There is a tendency for people to feel insignificant or unimportant in their service for the Lord. They sometimes feel that in a world where they are often only a number or a nameless face, being just one person, they cannot have much of an impact for the cause of Christ.
I challenge you to consider that wherever God has placed you to serve Him, whether in the home, school, business, community, or church, you can have an incredible influence and do something for God.
THE MODERN MISSIONARY MOVEMENT
Acts 13 records the birth of the modern missionary movement. Here we are told of Gentile believers who (along with their Jewish leaders who are prompted by God the Holy Spirit and independently of the Twelve Apostles) decided that they were going to send out missionaries to the Gentile world. This was a fantastic step of faith and courage, especially since the Gentiles had been so hated and passed over by the Jews (Jn. 4:9; Acts 10:14; 11:19)! This was a dispensational first. This great turning point in church history is the first systematic attempt to being the gospel to the Gentiles. This decision (by these faithful men: Barnabas, Simeon (probably a black Ethiopian), Lucius of Cyrene (also an African), Manaen (foster brother of Herod), and Paul, stands among the most courageous and fruitful ever during the Acts period.
We dare not discount the courage and faithfulness of men like William Carey and Hudson Taylor, who centuries later brought great advancement to the modern missionary movement. But, when they set out to take the Gospel to the world, they had the Bible precedent and example of Barnabas and these other faithful men mentioned in Acts 13:1-3.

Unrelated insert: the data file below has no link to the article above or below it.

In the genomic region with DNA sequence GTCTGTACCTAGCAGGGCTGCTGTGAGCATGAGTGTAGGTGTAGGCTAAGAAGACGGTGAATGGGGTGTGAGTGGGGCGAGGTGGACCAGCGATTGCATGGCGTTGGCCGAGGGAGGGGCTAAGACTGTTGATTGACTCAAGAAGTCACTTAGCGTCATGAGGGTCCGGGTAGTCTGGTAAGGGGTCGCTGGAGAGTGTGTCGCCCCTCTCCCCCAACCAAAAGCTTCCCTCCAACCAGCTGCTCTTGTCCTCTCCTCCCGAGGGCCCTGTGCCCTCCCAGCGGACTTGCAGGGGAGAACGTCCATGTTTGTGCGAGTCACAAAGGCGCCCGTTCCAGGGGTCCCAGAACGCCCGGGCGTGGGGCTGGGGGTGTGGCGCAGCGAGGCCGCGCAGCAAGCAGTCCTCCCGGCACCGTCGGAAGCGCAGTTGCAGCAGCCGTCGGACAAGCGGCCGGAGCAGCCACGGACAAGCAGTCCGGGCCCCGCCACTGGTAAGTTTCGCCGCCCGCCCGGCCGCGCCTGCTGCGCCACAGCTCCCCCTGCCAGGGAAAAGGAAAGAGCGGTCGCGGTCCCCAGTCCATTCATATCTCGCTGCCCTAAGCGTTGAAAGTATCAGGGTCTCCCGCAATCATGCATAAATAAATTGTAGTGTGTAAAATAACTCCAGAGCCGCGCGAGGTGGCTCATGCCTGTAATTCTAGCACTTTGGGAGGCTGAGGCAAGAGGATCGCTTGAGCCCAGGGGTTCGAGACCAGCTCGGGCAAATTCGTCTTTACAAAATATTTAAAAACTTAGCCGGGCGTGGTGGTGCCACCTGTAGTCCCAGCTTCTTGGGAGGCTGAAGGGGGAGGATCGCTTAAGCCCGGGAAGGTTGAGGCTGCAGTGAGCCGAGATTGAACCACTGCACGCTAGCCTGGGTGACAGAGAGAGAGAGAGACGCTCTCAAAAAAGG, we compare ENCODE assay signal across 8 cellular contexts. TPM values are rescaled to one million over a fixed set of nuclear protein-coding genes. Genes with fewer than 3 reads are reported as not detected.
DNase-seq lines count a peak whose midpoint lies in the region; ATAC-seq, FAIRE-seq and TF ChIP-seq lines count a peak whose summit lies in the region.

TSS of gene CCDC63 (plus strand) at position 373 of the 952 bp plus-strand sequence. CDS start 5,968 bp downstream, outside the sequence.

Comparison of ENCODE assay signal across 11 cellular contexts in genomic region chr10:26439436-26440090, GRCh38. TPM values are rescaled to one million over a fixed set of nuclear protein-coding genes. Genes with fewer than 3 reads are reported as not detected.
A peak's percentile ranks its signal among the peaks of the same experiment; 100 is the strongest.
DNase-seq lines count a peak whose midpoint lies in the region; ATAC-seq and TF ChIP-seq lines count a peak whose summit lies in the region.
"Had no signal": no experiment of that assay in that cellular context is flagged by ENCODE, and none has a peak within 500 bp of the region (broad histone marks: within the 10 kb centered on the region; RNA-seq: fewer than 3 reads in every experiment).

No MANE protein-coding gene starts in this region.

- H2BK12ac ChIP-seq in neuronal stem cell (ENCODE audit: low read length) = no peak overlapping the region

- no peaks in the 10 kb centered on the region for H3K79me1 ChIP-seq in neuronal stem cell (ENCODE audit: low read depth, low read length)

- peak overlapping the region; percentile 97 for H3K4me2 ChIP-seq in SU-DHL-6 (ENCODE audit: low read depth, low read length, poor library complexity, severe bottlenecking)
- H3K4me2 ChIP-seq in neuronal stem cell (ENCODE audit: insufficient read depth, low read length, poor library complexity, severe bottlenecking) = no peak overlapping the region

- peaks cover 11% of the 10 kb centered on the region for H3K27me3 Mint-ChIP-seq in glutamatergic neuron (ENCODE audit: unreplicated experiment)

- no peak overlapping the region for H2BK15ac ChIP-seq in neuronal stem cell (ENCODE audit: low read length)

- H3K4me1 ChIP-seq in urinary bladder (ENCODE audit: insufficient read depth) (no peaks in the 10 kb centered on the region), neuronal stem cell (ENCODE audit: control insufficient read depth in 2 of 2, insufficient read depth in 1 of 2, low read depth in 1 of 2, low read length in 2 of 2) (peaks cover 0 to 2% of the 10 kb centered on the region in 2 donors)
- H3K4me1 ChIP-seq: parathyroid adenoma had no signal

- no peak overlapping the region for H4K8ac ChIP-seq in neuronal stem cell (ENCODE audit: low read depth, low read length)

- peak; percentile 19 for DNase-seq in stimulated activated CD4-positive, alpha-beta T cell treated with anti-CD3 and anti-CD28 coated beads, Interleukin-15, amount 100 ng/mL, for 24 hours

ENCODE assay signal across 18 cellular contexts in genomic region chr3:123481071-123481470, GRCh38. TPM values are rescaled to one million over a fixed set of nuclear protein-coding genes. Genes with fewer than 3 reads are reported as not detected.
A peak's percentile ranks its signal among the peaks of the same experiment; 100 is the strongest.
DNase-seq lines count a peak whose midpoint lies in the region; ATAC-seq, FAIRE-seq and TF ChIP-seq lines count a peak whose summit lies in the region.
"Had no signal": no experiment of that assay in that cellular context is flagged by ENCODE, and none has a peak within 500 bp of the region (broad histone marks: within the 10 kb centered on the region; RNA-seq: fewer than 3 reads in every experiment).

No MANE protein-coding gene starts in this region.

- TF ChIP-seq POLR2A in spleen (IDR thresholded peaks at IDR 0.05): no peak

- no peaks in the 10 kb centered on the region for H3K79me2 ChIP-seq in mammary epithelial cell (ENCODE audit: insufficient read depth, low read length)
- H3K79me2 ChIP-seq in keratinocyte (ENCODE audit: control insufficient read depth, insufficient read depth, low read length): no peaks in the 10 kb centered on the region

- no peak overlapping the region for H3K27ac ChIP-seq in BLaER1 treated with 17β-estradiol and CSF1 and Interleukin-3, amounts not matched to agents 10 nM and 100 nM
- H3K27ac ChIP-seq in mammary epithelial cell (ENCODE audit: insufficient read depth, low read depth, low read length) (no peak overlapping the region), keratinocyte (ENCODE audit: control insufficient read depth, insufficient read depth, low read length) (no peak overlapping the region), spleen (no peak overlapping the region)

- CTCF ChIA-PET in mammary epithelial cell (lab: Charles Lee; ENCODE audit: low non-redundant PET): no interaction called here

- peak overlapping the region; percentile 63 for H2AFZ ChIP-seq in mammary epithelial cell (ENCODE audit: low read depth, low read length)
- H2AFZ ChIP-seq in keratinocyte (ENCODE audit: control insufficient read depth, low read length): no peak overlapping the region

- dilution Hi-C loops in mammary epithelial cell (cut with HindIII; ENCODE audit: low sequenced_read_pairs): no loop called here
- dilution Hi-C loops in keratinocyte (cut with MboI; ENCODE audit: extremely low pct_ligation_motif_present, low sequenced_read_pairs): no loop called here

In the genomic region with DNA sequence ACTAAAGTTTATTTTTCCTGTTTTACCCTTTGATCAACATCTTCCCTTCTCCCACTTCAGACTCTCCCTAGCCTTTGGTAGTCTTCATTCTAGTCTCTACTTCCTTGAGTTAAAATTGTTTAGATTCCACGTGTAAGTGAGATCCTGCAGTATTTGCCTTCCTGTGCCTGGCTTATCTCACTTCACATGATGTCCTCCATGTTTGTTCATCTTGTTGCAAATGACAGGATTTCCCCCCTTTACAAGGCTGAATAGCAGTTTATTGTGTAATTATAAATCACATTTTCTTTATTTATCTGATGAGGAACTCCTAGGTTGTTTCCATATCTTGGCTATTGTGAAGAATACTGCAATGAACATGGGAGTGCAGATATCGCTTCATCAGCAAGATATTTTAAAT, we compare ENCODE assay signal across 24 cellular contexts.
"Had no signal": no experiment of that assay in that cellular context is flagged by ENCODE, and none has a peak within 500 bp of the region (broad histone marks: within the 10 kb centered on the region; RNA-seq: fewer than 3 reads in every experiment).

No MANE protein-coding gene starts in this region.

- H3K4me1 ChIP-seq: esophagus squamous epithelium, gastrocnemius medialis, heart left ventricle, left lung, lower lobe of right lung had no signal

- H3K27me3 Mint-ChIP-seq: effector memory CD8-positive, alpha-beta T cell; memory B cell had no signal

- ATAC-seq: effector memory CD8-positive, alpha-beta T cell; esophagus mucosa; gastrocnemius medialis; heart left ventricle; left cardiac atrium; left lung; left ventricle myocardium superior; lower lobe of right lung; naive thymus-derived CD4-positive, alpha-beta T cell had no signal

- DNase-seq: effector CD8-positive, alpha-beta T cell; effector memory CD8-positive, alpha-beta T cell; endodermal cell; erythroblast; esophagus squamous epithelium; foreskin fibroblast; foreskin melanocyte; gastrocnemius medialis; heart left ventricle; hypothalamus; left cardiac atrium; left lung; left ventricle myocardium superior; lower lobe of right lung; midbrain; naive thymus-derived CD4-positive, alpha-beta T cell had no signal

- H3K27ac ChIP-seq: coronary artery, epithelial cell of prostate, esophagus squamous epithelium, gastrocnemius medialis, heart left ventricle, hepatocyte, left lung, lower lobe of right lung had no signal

At your first glance of what happened here in the sending forth of these men from the Church of Antioch, where the believers were first called “Christians” (Acts 11:26), it may not appear that any one man provided the spark or took the initiative. But a careful look at Barnabas’ life of faithfulness will convince you that what brought the modern missionary movement to the birth was primarily and predominately the faithfulness of one man—Barnabas!
Trace this story back over the long haul (12 years from Pentecost where it is possible that this man Barnabas was a candidate for the twelfth apostle but was passed over by God the Holy Spirit for this better job in Acts 13), and you’ll find that God the Holy Spirit took note of his kind spirit, character, vision, leadership but primarily of his faithfulness. Barnabas was always there when he was needed, and willing to serve (Acts 11:22, 30)! Barnabas was a “good man, full of the Holy Spirit and of faith” (Acts 11:24)!
The first hint we have of what Barnabas was really like is found in his name. The Apostles and friends had nicknamed him “Barnabas—Son of Consolation” (Acts 4:36). They had seen this noble quality in him and knew him to be an exhorter or encourager of the brethren.
Barnabas had other easily identifiable qualities of a faithful man, also.
Barnabas was generous (Acts 4:37). He had property in Cyprus and like others who believed that the Kingdom would soon be restored to Israel (Acts 1:6-7), and that certain acts of generosity were required (Mt. 6:9-21, 25-34; Lk. 3:11; 18:22-25), sold the property and laid it at the Apostles’ feet.